Friday, October 12, 2012

Dress up a Tin Box

Hi there, it's Cathy here with a hybrid project for you today.  What's hybrid? It's the combination of digital and tradition crafting. You may think that it requires an extra step of getting the digital products out of the computer and into your hands, but there are some great benefits to hybrid. The one I like best is that I can re-use digital papers over and over again!

The project I'm sharing today is dressing up a tin box. You could use this for presenting a special gift, or keep some cherished items in.

The digital papers that I used are from the digital Kit "Cherries Jubilee" by Kristin Cronin Barrow.
Here's how I made this box:
1. Select two digital papers to use for flowers and one for leaves.

2. Open digital paper selections in photo editing software and prepare for printing.

  3. Print selected digital papers on inkjet cardstock ( I used Red River Linen 60lb)

4. Use large and medium flower punch (Paper Shapers Retro Flower)to punch required number of petals to create flowers. For the twisted rose, punch three large flowers and one medium flower. For a rose, punch three large flowers. For the open rose, punch one large flower and two medium flowers. For the small rose, punch three medium flowers.

5.Work on a soft surface such as the back of a foam mouse pad. Create two twisted rose flowers. Use three large and one medium punched flower for each of these. Spritz the flowers lightly with water to make them easy to manipulate. Using tweezers, hold the middle of a petal and twist it about 90 percent.

6. Push the twisted petal in towards the middle of the flower. Repeat for the remaining petals on all three large punched flowers.

7. Using your fingers, scrunch medium punched flower in to a ball. The image below shows one punched medium flower and one that has been scrunched.

8. Lay one of the large punched twisted flowers on the work surface. Place a drop of liquid adhesive in the center (I used Beacon Adhesives 3-IN-1 Advanced Craft Glue). Layer another large punched twisted flower on top, alternating the petals. Use the handle of a small paint brush to push the center of the flower into the foam work surface to shape and adhere the flower. Repeat with third large punched twisted flower.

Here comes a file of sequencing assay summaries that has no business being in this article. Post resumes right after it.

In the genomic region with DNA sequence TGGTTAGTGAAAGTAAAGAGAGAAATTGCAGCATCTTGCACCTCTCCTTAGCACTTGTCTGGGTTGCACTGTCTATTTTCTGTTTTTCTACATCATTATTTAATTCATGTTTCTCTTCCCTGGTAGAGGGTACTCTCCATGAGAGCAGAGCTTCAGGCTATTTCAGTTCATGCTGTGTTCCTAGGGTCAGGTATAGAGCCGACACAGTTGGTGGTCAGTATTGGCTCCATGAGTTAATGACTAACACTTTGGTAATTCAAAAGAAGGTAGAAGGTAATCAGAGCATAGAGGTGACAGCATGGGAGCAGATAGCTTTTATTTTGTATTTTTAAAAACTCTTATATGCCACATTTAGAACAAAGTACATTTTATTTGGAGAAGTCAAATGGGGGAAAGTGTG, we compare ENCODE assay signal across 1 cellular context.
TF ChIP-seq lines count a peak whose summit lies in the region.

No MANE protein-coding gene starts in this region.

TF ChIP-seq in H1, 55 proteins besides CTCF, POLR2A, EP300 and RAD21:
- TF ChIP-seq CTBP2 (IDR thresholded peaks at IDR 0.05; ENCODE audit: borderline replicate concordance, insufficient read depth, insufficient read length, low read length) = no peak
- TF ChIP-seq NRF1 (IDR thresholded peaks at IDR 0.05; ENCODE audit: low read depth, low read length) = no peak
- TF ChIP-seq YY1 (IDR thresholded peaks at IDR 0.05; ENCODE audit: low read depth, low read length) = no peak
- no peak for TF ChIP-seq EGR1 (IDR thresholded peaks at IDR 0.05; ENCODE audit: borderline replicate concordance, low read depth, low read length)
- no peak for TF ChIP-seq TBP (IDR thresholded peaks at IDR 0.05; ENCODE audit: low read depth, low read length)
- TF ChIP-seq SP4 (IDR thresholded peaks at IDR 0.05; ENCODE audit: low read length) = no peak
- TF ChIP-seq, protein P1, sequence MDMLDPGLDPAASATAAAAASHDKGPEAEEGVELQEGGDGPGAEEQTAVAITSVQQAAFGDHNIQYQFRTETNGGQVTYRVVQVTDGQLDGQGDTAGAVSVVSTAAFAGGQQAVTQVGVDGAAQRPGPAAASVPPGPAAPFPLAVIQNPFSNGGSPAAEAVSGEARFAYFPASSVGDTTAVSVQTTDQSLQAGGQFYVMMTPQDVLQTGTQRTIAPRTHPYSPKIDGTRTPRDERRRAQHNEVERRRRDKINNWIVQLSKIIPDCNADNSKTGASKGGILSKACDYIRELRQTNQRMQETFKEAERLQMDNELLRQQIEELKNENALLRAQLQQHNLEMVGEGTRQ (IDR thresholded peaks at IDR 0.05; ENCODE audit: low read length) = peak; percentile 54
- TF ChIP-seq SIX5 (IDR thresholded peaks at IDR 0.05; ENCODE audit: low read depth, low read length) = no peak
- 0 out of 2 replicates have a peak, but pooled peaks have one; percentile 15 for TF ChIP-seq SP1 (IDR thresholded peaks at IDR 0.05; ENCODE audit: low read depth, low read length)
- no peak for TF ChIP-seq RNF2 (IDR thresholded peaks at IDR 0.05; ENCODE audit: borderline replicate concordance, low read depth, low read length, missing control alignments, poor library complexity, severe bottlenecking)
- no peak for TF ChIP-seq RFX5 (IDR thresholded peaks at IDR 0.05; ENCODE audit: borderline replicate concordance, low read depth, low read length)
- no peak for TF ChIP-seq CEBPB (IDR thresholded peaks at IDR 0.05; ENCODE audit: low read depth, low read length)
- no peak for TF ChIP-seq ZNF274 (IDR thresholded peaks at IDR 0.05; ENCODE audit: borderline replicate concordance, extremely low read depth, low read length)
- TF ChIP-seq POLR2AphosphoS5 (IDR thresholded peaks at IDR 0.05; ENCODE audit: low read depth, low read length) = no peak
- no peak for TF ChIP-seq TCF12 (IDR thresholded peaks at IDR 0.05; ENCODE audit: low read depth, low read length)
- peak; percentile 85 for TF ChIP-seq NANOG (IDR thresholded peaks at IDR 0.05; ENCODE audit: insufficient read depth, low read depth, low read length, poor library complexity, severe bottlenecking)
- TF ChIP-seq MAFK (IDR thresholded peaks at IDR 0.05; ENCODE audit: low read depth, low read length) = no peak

9. Add a drop of liquid adhesive in the center. Using tweezers, place the scrunched medium punched flower in the center to complete the twisted rose. Set aside to dry.

10. Create three rosettes. Use three medium punched flowers for each. Push the center of one of the flowers into the foam surface using the handle of a small paint brush.

11. Repeat step 10 for the two remaining medium punched flowers, making them each slightly tighter than the previous flower. There will be three shaped flowers pieces of varying openness as shown in the image below.

12. Layer the three shaped flower pieces starting with the most open on the bottom. Add a drop of liquid adhesive in the center and layer the middle open flower piece on top. Add a drop of liquid adhesive to the bottom of the tightest flower piece. Using tweezers, insert it into the middle of the two layered flowers to complete the rosette. Set aside to dry.

13. Create one rose. Use three large punched flowers. Use the handle of a small paint brush or stylus to curl the petals on one punched flower under.

14. Using the handle of a small paint brush, push the center of the remaining two large punched flowers into the foam surface.
15. Make one of the flowers tighter by squeezing it against the handle of the paint brush.

16. Layer the three shaped flower pieces using the same technique that was used to layer the rosettes. Start with the most open flower on the bottom and end with the tightest flower on the top. The image below shows the three shaped layers, most open on the right and tightest on the left.

17. This completes the creation of the flowers. See image below to identify each flower type.
18. Punch leaves from green digital paper.

19. Prepare the tin by coloring it with inks. Color the outside of the lid and base. Simply place dots of alcohol ink on the tin surface. Use an alcohol ink applicator tool to spread or overlap the inks if desired. Allow the inks to dry. Below is a picture of the tin prior to coloring with the inks. The inked tin is seen below in step 20.

20. Once the ink has dried, spray the lid and base of the tin with Beacon Decoupage Gloss Sealer. This will seal the inks and provide a nice smooth, glossy surface to the tin.
21. Wrap ribbon around the lid of the tin using fabric adhesive (I used Beacon Adhesives Fabri-Tac)

22. Adhere rhinestone sticker to lid.

23. Cut dimensional glue dots in fourths using non stick scissors

24. Use the cut glue dots to adhere the flowers and leaves to lid.

Here are some additional photos of the tin.